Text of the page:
13 The Ballot Prior to 2007 two pieces of paper 1st for Constituency Vote
2nd for the Regional List 2007 One piece of paper 1st vote for the Regional List 2nd vote for the Constituency


15 Allocation of Regional Additional Members (i.e. 2nd vote seats)
The regional list votes (i.e. 2nd votes) across all the FPTP constituencies in a region are added up Each party’s 2nd votes are then divided by the number of FPTP seats already won +1 (D’Hondt Quota)

16 Allocation of AMs continued
After the division the first AM (i.e. the first list seat) is allocated to the party whose divided vote is highest The 2nd AM is allocated by dividing the 2nd Votes by seats already won, including the 1st Additional Member. The process continues until all seven AMs have been allocated

17 2007 Summary

18 2007 Seats by Type

19 2007 ‘Fair Shares’?

20 Working of the System Conservative MSPs were mostly returned from the regional lists The Labour MSPs were overwhelmingly returned by First Past the Post Labour and the SNP were over-represented.

21 Working of the system continued
Level of female representation went down in 2007

22 Working of the system continued
The Liberal Democrats held the balance of power in the parliament More parties contested the regional lists than FPTP constituencies All four main parties won fewer regional list than FPTP votes, esp. LibDems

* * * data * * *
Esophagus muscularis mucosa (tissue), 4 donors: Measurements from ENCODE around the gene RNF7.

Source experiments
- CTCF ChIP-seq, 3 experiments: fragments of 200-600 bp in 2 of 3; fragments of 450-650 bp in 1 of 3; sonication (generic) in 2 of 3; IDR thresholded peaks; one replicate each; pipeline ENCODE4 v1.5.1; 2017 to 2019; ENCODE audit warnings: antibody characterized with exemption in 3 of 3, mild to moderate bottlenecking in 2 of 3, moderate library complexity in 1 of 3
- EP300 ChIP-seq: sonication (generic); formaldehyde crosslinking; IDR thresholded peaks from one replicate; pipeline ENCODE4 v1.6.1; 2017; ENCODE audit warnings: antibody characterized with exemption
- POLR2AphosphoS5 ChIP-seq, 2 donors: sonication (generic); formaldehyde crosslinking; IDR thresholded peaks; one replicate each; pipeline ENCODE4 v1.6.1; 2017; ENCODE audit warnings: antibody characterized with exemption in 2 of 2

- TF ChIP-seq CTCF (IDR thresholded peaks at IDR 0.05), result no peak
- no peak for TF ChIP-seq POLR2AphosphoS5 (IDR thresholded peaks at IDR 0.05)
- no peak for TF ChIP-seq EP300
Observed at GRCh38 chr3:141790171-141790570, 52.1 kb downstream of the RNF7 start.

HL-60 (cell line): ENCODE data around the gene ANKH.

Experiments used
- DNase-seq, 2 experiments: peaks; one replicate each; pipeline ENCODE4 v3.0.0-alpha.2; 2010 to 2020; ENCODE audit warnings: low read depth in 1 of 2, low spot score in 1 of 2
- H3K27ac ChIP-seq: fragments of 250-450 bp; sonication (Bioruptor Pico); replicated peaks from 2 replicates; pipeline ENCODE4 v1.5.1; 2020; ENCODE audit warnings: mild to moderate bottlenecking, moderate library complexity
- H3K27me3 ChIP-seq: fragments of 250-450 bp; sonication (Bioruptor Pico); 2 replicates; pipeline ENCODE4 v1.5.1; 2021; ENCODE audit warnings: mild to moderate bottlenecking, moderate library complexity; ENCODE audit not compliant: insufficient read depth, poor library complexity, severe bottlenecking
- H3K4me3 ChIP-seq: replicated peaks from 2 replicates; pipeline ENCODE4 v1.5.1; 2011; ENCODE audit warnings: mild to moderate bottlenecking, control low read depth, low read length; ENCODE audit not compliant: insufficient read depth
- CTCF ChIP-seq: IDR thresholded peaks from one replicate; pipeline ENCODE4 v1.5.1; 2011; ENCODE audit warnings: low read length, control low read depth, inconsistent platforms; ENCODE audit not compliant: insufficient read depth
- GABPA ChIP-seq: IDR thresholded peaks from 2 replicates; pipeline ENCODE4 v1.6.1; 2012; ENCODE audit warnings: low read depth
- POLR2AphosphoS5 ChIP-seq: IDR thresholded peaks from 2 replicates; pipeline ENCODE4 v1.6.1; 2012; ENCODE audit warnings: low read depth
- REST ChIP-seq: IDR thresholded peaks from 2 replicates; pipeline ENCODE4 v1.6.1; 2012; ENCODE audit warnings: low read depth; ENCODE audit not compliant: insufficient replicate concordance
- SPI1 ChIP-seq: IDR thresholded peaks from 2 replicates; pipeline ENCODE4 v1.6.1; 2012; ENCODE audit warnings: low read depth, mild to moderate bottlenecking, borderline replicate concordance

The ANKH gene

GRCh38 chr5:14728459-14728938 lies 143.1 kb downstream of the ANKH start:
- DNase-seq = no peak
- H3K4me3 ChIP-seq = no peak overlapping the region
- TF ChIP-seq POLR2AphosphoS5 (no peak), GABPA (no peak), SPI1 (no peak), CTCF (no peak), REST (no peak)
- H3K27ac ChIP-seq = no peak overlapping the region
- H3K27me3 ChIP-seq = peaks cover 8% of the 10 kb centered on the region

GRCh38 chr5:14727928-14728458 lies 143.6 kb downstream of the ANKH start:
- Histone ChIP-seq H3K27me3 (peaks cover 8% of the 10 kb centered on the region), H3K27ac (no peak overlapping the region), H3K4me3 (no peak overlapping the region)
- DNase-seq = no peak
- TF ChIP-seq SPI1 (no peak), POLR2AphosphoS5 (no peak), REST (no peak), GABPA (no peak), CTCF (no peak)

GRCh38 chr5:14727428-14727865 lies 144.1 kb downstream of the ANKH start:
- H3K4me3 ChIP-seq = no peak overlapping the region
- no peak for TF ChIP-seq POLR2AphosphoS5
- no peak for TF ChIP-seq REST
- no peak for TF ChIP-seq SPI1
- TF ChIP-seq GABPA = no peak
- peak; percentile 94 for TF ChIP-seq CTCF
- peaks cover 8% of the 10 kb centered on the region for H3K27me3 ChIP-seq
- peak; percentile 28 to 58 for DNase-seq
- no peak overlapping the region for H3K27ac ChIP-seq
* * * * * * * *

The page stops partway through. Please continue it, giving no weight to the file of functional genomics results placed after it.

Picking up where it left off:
23 Working of the system continued
Ticket-Splitting Minor parties gained representation through the regional lists (7 Greens, 6 SSP, 1 Senior Citizens, Margo MacDonald) in 2003 In 2003 two independents elected via FPTP (Dennis Canavan Falkirk W & Jean Turner; Stop Stobhill Hospital Clousure) In 2007 only three, all via regional list votes (2 Greens + Margo MacDonald).

24 Single Transferable Vote (STV)
Voters fill in a ballot paper by marking their ballot paper 1,2,3, and so on, against their preferred individual candidates… …across any party or combination of parties. Winning candidates must obtain a ‘quota’ of support to qualify for one of the seats in a constituency

25 In the STV system, therefore…
…the voter can mix the vote between candidates from different parties… …or concentrate the preferences to one party The rules vary in different countries, but in Scotland the voter can indicate as many preferences as s/he wants; just one or rank all of the candidates on the ballot paper

26 STV is proportional… …but only in terms of candidates, not in terms of parties! The proportionality is on the constituency level, not at the national level The proportionality is also affected by how many seats there are in the constituency – the more seats, the more proportional

27 STV allows… ..a significant extent of personal voting
The direct personal link between voters and their representatives, however, is not as strong as in FPTP, as the STV constituencies have more than one seat By-elections in multi-member constituencies disadvantage smaller parties

28 AMS and STV systems are proportional systems. Advantages:
Votes count (roughly) equal; fewer votes are ‘wasted’ Voters have more parties with a realistic chance of getting elected to choose from Tends to lead to higher turnouts than FPTP systems Usually leads to coalition or minority governments = consensualism

29 Disadvantages with proportional systems:
Weaker links between voters and the elected Often muddled relationship between an election result and the eventual formation of a government. More difficult for voters to hold governments accountable “Hung parliaments” more common Small parties can be disproportionately influential